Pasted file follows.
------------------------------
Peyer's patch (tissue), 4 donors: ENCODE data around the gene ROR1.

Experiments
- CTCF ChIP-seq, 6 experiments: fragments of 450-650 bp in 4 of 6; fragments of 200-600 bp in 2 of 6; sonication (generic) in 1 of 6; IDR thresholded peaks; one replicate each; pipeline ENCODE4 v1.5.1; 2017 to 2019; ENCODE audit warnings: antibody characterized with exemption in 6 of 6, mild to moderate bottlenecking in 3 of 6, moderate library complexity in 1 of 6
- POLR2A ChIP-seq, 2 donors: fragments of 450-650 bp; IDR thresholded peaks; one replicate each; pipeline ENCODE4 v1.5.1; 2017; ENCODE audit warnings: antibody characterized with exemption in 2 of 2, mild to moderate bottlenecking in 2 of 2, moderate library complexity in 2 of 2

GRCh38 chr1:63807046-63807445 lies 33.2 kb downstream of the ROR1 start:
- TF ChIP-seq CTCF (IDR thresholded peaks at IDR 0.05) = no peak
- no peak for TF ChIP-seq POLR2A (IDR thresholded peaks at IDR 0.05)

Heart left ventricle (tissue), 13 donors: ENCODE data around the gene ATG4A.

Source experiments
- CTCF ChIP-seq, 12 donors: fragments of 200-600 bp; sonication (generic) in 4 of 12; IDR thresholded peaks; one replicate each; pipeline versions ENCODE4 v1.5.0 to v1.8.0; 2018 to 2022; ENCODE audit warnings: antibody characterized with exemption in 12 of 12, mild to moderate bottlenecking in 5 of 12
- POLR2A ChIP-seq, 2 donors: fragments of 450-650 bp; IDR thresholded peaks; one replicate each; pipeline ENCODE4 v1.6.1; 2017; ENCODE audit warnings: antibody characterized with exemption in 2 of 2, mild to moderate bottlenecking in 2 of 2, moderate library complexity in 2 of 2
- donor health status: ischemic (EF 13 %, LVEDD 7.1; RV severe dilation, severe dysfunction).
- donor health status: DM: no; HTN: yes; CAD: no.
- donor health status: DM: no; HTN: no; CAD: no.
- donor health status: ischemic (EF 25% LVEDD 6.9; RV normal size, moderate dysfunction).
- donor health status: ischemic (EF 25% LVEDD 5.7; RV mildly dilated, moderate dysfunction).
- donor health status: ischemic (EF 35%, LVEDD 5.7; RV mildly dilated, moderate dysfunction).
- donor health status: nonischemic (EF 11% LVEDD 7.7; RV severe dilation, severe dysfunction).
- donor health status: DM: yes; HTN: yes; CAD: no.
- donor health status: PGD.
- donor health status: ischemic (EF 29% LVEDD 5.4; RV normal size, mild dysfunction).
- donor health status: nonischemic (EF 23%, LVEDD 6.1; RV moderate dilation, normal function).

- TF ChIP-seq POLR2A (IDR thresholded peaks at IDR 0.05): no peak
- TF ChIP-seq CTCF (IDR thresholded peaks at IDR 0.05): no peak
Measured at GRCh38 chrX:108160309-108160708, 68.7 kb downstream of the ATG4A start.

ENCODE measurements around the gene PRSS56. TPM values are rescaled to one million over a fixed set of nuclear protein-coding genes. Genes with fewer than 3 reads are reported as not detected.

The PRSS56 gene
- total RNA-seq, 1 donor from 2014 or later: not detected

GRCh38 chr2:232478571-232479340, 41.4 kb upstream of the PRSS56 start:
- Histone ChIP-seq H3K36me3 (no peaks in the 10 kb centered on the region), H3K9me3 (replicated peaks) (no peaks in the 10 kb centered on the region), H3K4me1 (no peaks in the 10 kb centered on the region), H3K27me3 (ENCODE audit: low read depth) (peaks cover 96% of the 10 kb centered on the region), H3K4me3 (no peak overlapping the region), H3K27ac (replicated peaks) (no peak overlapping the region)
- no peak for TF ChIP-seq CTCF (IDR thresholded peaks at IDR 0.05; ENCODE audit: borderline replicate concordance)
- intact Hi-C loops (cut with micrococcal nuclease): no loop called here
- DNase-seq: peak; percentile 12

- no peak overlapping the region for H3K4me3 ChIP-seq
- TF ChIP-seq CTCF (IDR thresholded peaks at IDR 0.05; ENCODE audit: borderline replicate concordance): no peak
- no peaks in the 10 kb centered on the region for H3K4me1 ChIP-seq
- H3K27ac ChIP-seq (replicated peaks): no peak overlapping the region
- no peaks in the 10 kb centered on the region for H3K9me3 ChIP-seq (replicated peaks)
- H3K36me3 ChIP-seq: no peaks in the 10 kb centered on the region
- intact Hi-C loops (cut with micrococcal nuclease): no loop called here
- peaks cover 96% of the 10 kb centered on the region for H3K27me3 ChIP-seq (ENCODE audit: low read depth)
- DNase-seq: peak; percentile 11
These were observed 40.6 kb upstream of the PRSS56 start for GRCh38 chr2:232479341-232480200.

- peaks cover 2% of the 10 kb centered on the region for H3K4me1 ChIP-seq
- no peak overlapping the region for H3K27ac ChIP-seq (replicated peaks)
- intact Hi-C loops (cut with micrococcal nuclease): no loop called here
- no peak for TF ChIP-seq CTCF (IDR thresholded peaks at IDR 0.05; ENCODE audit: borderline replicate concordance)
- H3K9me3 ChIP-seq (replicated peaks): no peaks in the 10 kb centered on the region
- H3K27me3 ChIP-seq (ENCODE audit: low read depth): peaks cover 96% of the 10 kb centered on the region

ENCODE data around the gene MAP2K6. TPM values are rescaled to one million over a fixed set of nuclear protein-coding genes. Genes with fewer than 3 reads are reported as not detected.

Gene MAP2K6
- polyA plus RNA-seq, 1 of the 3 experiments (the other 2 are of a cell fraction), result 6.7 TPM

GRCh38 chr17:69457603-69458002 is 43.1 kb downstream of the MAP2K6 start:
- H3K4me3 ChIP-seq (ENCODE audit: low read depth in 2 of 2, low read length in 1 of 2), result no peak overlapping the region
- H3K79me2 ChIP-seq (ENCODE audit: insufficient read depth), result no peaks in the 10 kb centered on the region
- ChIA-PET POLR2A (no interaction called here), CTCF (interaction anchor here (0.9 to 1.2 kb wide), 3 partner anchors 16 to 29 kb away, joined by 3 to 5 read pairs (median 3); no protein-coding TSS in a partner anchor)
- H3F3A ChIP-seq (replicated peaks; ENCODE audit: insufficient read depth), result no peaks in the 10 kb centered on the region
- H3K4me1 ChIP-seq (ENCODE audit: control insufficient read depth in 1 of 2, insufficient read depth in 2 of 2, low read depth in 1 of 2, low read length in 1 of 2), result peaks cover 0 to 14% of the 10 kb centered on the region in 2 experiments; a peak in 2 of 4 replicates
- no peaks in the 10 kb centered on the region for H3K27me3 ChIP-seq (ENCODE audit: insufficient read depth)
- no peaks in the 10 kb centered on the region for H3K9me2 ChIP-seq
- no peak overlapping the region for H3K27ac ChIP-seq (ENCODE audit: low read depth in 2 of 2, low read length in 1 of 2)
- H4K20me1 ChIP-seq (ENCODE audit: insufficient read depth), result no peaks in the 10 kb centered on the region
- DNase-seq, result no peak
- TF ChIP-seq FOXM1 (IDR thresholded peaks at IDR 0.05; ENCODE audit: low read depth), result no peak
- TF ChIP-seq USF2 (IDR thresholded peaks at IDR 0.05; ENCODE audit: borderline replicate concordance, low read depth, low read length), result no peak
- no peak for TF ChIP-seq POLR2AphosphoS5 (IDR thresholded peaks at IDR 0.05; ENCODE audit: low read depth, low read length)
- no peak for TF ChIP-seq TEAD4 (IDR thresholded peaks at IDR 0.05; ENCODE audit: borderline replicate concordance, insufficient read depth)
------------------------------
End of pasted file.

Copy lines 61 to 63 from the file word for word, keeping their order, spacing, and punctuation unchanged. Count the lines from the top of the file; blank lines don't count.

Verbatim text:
- no peak overlapping the region for H3K27ac ChIP-seq (ENCODE audit: low read depth in 2 of 2, low read length in 1 of 2)
- H4K20me1 ChIP-seq (ENCODE audit: insufficient read depth), result no peaks in the 10 kb centered on the region
- DNase-seq, result no peak